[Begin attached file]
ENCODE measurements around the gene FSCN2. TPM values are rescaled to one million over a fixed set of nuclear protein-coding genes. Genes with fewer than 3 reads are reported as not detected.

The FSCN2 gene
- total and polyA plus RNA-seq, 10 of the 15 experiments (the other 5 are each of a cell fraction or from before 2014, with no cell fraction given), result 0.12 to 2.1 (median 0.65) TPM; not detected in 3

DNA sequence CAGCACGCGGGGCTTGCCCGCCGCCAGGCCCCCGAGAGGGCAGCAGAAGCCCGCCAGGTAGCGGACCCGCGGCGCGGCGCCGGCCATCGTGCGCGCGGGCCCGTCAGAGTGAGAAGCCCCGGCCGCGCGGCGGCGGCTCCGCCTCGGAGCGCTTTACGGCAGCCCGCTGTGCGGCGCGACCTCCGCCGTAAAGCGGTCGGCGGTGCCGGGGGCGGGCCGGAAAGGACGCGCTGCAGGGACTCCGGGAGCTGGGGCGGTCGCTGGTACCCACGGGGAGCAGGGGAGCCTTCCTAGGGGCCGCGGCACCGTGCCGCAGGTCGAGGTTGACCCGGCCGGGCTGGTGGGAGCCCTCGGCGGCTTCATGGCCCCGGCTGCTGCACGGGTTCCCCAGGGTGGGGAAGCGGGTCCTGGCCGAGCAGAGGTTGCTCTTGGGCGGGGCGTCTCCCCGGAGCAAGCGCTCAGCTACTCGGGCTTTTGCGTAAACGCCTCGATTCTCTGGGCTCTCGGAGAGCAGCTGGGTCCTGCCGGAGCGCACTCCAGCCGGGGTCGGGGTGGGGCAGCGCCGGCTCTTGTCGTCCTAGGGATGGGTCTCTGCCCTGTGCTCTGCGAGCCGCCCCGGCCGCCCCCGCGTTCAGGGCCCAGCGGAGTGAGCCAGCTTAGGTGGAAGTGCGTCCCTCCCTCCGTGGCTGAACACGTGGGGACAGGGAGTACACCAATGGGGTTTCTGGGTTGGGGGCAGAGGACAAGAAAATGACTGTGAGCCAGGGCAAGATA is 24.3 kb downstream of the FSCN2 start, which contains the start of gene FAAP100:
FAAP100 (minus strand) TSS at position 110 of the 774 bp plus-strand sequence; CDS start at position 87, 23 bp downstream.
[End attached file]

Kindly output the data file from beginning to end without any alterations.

ENCODE measurements around the gene FSCN2. TPM values are rescaled to one million over a fixed set of nuclear protein-coding genes. Genes with fewer than 3 reads are reported as not detected.

The FSCN2 gene
- total and polyA plus RNA-seq, 10 of the 15 experiments (the other 5 are each of a cell fraction or from before 2014, with no cell fraction given), result 0.12 to 2.1 (median 0.65) TPM; not detected in 3

DNA sequence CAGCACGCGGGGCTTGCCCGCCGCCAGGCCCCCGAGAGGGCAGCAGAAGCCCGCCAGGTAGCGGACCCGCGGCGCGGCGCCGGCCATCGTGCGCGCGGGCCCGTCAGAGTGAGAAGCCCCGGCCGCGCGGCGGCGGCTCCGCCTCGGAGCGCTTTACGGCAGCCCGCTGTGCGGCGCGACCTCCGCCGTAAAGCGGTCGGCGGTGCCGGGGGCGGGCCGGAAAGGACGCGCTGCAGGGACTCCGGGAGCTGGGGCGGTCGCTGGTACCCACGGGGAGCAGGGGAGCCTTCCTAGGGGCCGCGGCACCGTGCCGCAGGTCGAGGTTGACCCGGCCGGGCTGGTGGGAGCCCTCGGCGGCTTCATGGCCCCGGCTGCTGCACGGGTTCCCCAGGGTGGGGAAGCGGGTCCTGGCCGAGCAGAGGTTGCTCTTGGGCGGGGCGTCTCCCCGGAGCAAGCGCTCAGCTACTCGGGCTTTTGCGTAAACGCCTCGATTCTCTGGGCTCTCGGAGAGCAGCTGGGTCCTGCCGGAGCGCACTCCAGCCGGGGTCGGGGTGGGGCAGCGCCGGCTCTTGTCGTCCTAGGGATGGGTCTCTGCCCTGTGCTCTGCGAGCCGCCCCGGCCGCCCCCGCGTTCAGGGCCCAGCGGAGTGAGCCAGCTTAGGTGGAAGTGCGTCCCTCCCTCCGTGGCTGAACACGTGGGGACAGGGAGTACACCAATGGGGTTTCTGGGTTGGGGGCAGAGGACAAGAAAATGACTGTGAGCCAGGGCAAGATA is 24.3 kb downstream of the FSCN2 start, which contains the start of gene FAAP100:
FAAP100 (minus strand) TSS at position 110 of the 774 bp plus-strand sequence; CDS start at position 87, 23 bp downstream.